The Energy Subsidy Game

July 29, 2016
By Good Jobs First

Whether or not it is a good idea to increase subsidies for renewable energy, one thing is certain: we need to stop giving them to fossil-fuel companies and start charging dirty energy for their “externalities,” i.e., the costs of carbon and other pollutant emissions. Federal fossil-fuel support in the United States through tax credits and other incentives totaled over $142 billion in 2013 according to the Shift the Subsidies database by Oil Change International.  But what are all these subsidies doing to the market for energy? Rather than prices and investment reflecting the actual costs of production and consumption, we have distorted markets and locational tournaments for investment.

Subsidies to energy are diversifying, and new investments in renewable energy are changing the fossil-fuel dominated landscape. The American Recovery and Reinvestment Act (ARRA) injected a massive amount of funds into the renewable-energy sector in order to jump start both the economy and the industry. The Office of Energy Efficiency and Renewable Energy (EERE) was awarded $16.5 billion between 2009 and 2013 from the stimulus, almost half of the total $34 billion received by the Department of Energy.

State and local governments are following suit as well. By matching industry parent-company to subsidy records, Subsidy Tracker shows that biofuel, solar, and wind companies received $1.15 billion from state and local sources (Note: this data, spanning almost two decades, is not comprehensive since some subsidy data has not been released or collected; additionally, other renewable energy subsidies may have been allocated to companies outside of the classified solar, wind, and biofuel industries). This is still only a fraction of the $7.23 billion state and local subsidies in Subsidy Tracker attributable to oil and gas, and many of these oil and gas subsidies are geographically concentrated—$3.825 billion was provided by Louisiana alone.

Huge government expenditures on both renewable energy and fossil fuels beg the question: should governments give more subsidies to the renewable-energy sector to help it compete in the energy market or should they first stop giving subsidies to the fossil fuel industry?

This is easier said than done. Subsidies are not just about economics. Politics, persuasion, and lobbying are a driving force in the economic development game. Rather than simply eliminating fossil fuel funding, officials often find it easier to provide further incentives to renewable energy companies in the name of environmental consciousness, a higher tax base, and jobs. The harder part is to keep those benefits within a concentrated area in a globalized economy.

We see this in the Good Jobs First Report, “ Uncle Sam’s Favorite Corporations,” where the Spanish firm Iberdrola was found to be the largest recipients of renewable-energy tax credits under the ARRA. Granted, this money was invested in US-based power plants (such as those it acquired from NYSE&G), but other benefits extend beyond borders. Another Good Jobs First report, “ Winning the Race,” describes how a utility-scale wind project, partially funded by ARRA money,  was projected to create 2,800 jobs, but only 420 would be located in the U.S. while the rest were at a partner company’s turbine plant in China. With such a globalized industry, it’s hard to ensure that putting scare taxpayer dollars will pay off locally, or even domestically.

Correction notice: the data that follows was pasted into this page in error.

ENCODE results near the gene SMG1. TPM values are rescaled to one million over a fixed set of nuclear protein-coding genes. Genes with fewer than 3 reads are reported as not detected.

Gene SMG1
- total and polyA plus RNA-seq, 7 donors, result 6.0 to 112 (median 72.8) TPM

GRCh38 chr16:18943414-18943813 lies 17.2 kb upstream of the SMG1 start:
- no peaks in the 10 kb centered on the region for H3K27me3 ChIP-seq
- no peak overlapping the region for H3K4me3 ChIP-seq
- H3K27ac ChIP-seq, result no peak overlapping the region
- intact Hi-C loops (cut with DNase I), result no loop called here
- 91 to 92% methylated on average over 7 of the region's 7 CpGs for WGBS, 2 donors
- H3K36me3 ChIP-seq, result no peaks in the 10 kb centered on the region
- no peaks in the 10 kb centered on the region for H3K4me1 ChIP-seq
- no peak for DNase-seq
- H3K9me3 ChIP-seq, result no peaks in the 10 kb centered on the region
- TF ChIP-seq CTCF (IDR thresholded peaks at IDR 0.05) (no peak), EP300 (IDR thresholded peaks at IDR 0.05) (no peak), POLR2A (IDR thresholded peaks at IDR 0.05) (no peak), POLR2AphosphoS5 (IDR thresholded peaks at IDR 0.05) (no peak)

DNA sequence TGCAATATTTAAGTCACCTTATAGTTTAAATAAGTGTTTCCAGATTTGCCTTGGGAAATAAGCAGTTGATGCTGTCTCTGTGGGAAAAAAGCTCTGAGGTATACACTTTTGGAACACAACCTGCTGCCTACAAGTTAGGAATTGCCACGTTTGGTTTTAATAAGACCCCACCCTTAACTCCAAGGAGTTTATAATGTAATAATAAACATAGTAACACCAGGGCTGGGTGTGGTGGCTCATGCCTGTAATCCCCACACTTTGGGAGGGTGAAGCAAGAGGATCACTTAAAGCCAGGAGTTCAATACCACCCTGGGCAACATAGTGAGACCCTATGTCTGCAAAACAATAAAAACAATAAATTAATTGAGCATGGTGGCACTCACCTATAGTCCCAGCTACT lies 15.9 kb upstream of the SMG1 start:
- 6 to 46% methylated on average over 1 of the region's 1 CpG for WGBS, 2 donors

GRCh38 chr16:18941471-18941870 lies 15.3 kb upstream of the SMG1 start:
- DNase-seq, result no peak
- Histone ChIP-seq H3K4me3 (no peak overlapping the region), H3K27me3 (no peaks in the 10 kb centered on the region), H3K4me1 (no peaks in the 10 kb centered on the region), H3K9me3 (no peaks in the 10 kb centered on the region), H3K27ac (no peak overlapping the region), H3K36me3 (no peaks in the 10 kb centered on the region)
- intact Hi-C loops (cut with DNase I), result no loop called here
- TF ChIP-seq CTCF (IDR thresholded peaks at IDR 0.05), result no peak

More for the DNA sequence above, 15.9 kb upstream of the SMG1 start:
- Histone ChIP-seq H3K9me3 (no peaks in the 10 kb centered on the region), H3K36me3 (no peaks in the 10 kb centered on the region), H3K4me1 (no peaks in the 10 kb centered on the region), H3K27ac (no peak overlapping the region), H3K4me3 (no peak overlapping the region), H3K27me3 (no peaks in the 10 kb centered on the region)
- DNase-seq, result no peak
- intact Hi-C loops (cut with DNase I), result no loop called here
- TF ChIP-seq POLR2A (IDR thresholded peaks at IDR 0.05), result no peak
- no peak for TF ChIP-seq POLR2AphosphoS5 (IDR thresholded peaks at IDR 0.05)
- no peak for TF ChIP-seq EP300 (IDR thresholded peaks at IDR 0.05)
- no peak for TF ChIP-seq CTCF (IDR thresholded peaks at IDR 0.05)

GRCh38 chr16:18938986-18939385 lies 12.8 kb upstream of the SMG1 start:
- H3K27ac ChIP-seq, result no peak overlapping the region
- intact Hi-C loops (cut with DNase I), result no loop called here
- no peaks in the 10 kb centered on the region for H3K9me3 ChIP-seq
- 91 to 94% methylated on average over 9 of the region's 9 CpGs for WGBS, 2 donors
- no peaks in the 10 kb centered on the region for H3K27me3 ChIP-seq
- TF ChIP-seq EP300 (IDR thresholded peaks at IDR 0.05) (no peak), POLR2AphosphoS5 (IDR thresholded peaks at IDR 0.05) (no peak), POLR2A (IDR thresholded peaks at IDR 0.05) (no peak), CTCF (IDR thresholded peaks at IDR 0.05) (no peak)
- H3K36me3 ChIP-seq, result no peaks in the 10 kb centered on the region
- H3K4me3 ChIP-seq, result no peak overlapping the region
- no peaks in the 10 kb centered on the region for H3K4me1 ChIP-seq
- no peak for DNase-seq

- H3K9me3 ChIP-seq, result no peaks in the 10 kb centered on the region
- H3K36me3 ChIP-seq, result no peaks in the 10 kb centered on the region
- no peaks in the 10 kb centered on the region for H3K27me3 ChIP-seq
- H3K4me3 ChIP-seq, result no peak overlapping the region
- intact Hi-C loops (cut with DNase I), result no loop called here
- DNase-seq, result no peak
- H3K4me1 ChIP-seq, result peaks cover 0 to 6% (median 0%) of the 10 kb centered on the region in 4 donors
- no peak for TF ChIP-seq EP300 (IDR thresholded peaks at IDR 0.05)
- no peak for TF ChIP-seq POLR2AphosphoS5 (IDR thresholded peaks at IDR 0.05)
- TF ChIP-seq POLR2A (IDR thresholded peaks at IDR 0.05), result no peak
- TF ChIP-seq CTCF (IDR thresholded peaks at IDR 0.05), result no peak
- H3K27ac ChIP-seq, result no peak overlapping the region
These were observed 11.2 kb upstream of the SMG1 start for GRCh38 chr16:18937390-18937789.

In order to rationalize their expenditures supporting wind-power farms or solar panels, some governments attach local-content requirements to subsidies—provisions requiring the use of local inputs or services such as domestically manufactured wind turbines or local solar installers. These provisions are perceived to ensure both local economic and environmental benefits. This may sound like a great compromise: keep the jobs, bolster the tax base, and promote renewable energy, but some reservations emerge.

First, these local-content requirements are prohibited under the World Trade Organization’s subsidy agreement. Claims against these policies, even at the subnational level, have emerged in the last 6 years, and a costly international claim is not good economic policy. Second, the benefits of both subsidies and the local-content requirements are not always what they seem. Fewer jobs may be created if local inputs are more expensive; bigger overhead costs are likely to be passed along to the local consumers; and subsidies in the form of tax abatements may actually reduce local-government revenue. Furthermore, without pressure from competing companies, firms may not be motivated to keep pace with global innovation and instead continue to utilize inefficient technologies, which are dependent on subsides to maintain competitiveness.

Renewable energy is important, and cutting carbon is arguably one of the most crucial policy changes needed in the upcoming decades, but when politics, legal constraints, and economic necessity come into play, the current system is not working for the environment or the people’s pocketbooks. To fix the system, some argue for creating a carve out for renewable energy local-content requirements within trade law, but if fossil fuels continue to be highly subsidized globally, creating trade exceptions won’t work because renewable energy subsidies will still have to compete will cheap dirty energy.

Let’s stop racking up the subsidy bill and start charging those who are costing us. Domestic and international cooperation and a consistent policy, uniformly applied, is needed to stop fossil-fuel subsidies and to charge companies for polluting emissions. This is a necessary first step to a level playing field rather than perpetuating the subsidy game.